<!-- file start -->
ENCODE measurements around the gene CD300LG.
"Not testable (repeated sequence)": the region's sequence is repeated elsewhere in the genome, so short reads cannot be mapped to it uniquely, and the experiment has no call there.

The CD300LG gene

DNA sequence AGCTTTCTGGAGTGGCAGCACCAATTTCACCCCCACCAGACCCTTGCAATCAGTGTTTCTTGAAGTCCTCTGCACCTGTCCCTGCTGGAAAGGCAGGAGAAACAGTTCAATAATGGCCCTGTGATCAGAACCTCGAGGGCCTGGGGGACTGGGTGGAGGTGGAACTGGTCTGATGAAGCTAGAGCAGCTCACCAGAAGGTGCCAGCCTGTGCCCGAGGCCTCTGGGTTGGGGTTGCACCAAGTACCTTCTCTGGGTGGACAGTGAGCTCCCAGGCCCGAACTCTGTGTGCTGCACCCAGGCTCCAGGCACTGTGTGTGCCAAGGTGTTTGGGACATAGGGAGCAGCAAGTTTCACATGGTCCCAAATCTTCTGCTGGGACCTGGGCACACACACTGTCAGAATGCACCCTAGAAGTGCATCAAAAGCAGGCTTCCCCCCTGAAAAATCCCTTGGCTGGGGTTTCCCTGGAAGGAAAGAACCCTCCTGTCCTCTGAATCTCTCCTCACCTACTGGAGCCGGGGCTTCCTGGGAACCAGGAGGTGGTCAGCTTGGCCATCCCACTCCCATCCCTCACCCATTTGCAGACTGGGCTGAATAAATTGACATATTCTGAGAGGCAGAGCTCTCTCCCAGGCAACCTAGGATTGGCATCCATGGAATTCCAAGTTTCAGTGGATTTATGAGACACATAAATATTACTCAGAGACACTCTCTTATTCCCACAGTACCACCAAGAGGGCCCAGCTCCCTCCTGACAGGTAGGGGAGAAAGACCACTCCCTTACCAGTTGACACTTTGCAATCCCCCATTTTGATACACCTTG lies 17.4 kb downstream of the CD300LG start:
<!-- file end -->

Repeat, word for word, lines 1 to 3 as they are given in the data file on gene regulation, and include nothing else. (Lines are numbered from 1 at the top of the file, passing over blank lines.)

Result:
ENCODE measurements around the gene CD300LG.
"Not testable (repeated sequence)": the region's sequence is repeated elsewhere in the genome, so short reads cannot be mapped to it uniquely, and the experiment has no call there.

The CD300LG gene